Take the 2-minute tour ×
Stack Overflow is a question and answer site for professional and enthusiast programmers. It's 100% free, no registration required.

I have a static variable that I use as a counter and a non-static version of the variable that I use to save the value of the counter at certain events. Here is some code:

Header:

static int UndoID;
int UndoRedoID;

void SetUnsavedChanges();

Class:

At various parts of the class I try something like this:

UndoRedoID = UndoID;

I've tried other things like:

UndoRedoID = myClass:UndoID;

Example comparision:

void myClass::SetUnsavedChanges()
{
    if (UndoRedoID != UndoID)
    {
        cout << "Unsaved";
    }
    else
    {
        cout << "Saved";
    }
}

This causes me to get linking errors like:

Undefined symbols:
  "myClass::UndoID", referenced from:
    myClass::SetUnsavedChanges()       in myClass_lib.a(myClass.o)
    ...

Thank you for your help :)

share|improve this question

closed as unclear what you're asking by BЈовић, Konrad, Paul, SchmitzIT, James Westgate Mar 17 '14 at 13:41

Please clarify your specific problem or add additional details to highlight exactly what you need. As it's currently written, it’s hard to tell exactly what you're asking. See the How to Ask page for help clarifying this question. If this question can be reworded to fit the rules in the help center, please edit the question.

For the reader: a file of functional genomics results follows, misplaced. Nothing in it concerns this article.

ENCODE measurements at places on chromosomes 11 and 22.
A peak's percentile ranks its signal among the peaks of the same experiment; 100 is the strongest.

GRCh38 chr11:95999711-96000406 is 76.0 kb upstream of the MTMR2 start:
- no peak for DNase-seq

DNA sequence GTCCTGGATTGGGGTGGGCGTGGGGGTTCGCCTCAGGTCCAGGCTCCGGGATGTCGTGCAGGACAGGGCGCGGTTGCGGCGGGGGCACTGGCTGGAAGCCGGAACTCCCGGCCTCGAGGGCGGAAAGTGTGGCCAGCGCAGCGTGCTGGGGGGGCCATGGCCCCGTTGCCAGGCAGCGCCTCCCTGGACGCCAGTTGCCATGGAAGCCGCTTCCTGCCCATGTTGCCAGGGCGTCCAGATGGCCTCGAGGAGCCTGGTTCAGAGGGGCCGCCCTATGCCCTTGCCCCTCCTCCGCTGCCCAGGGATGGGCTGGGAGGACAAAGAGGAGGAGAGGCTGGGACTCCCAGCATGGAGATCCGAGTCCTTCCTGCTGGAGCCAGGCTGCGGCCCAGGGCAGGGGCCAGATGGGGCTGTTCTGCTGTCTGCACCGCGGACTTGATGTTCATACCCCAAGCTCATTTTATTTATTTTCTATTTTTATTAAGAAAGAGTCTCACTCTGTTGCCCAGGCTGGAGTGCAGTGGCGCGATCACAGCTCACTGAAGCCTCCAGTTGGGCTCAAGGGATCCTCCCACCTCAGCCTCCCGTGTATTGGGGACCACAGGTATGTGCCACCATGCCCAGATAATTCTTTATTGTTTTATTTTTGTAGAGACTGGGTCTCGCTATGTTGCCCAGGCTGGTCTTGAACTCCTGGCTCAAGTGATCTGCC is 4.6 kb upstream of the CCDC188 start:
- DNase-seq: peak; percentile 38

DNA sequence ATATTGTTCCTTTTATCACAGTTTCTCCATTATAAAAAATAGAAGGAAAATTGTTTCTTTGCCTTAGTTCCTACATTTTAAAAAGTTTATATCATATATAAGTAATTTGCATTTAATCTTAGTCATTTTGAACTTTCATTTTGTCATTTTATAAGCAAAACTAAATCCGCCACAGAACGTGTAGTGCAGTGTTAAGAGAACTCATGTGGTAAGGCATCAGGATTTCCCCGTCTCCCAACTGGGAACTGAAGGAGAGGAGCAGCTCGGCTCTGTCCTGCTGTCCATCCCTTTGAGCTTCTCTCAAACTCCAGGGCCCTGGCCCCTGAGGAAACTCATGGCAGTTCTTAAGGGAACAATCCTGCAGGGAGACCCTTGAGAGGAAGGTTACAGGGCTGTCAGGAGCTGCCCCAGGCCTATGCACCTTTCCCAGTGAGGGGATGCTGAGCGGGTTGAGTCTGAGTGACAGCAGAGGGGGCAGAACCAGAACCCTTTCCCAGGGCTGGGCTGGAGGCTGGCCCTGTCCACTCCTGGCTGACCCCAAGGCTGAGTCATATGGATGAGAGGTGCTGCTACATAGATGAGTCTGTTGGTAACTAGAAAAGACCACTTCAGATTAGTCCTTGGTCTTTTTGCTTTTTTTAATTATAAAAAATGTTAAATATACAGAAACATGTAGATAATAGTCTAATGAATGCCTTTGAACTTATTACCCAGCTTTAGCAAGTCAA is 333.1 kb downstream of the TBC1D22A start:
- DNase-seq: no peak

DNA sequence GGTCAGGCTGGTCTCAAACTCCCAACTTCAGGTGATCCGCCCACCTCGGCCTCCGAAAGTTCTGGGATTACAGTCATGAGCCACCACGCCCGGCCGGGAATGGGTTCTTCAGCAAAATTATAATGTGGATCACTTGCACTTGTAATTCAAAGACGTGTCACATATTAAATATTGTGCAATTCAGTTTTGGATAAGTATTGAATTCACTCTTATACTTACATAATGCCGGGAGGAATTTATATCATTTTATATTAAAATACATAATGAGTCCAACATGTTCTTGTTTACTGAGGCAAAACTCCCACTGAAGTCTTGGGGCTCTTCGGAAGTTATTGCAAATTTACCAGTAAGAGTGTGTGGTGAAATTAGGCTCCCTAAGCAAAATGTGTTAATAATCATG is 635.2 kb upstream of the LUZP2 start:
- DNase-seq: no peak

1 Answer 1

up vote 2 down vote accepted

You need to define the static member data, outside the class as:

//this should be done in .cpp file
int myClass::UndoID;

Let me add one example:

//X.h
class X
{
   static int s; //declaration of static member
};

then in X.cpp file, you should do this:

//X.cpp
#include "X.h"

int X::s; //definition of the static member
share|improve this answer
    
Some initialization would be also a good idea. –  Tadeusz Kopec Mar 29 '12 at 15:23

Not the answer you're looking for? Browse other questions tagged or ask your own question.